Skip to content. | Skip to navigation

Personal tools

The Ultimate Cruisers' Planning Tool


You are here: Home / Users / doina / The Story Of SeaPack - A Great New Emergency Water Desalination System

The Story Of SeaPack - A Great New Emergency Water Desalination System

By doina — last modified Dec 18, 2007 02:18 PM

Published: 2007-12-18 14:18:11

Methods for providing for water on a life raft have varied greatly over the past several decades. “You carry it, catch it or convert it”, claims Rick Feineis, owner of Manta Ventures, LLC. While acting as crew and bringing a 43’ catamaran up the Eastern Seaboard of the US Feineis began to delve deeper into what would happen if he wound up having to abandon ship. I asked the captain, “Where will the water come from?” I was shown numerous one gallon milk jugs that were full of water. “We’ll use these”, I was told. The thought of all of those full jugs made me think, how will they float if we capsize? They’ll sink straight to the bottom since they were full. We did not have a water maker on board. I asked why not? I was told that the hand held pumps were too expensive to have around just for use in the life raft. Upon returning to shore Feineis researched what could be used in place of the manual pumps that were so expensive to purchase. The result of that research is the SeaPack emergency desalination system.

In the early 1980’s, a mere two decades ago, life raft survivors of a disaster at sea were expected to either capture water from rain or distill it via evaporation chambers. These evaporation chambers, while working well in sunlit controlled environments, were rendered nearly useless in low light environments plagued by rolling seas and storms. It seems that the fragile environment needed to allow for the evaporation process to work didn’t mate well with real world situations.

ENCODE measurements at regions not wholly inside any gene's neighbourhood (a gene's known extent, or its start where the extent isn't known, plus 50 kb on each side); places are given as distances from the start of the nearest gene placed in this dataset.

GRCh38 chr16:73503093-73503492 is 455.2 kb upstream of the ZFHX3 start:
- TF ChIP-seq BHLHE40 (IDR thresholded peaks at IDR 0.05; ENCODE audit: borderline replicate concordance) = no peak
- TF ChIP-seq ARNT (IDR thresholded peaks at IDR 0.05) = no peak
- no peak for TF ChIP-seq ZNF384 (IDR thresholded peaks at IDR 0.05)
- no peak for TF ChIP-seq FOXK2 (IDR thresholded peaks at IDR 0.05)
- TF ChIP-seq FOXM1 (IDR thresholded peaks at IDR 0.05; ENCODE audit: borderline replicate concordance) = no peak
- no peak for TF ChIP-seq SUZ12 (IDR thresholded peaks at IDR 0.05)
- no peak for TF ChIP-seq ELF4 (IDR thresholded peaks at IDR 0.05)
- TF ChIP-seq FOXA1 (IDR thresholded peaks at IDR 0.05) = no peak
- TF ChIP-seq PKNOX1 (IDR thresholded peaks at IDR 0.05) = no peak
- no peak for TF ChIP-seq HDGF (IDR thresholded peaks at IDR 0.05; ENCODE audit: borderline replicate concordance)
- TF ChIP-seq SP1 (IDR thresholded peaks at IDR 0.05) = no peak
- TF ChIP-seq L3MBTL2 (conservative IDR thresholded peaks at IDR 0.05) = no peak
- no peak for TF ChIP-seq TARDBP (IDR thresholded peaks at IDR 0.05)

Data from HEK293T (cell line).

During the 90’s compact reverse osmosis (R.O.) systems were introduced. These compact high pressure systems allowed the boaters to manually filter salt from the sea and to thus extract life giving water. These complex systems, heralded by all as a panacea, began to appear on more small cruising vessels each year. As time pressed on and as the technology improved, the systems became smaller and were able to be hand pumped instead of powered by electricity or hydraulics. At this point they became a true option for packing into a life raft or stored in an abandon ship or “ditch bag”. As reliable as these systems are, however, they never truly caught on with the cruising community for life saving. Prices begin at $800 and can go over $1300 per pump. They are complex and the internal components require maintenance. They also require that the survivor pump for great lengths of time to squeeze the salt from the sea.

In late 2006 Feineis’ company, Manta Ventures, released to the general public a life saving, survival drink producing system that has been used by the military for years. The same technology has been credited with saving US Special Forces lives in the desert and is now being used by both cruising and commercial marine vessels. The SeaPack forward osmosis (F.O.) emergency desalination system is the latest development in life saving equipment for use onboard a boat that has contaminated water tanks or for use in a life raft. This new system literally pulls water molecules through a membrane and combines the water with sugar based syrup that creates a high energy survival drink.

The process that is used does not require any pumping, electricity or solar heat. The SeaPack simply needs to be filled with sea water on one side and high sugar syrup on the other. The sugar solution then immediately begins to work by drawing water through a patented membrane. Bacteria, viruses, heavy metals, poisons and salt do not pass through the membrane. This type of system is affordable (less than $100 US), produces a high calorie survival drink (not just water) and does not require any manual effort other than to fill the I.V. size bag. The system comes with enough sugar charges to produce 2.5 liters of drink. Additional sugar charges can be stored in the abandon ship bag to produce up to 60 liters (15 gallons). Each SeaPack only weighs 2.7 pounds, yet it replaces twice its weight in carried water.

For more information visit the Noonsite SeaPack page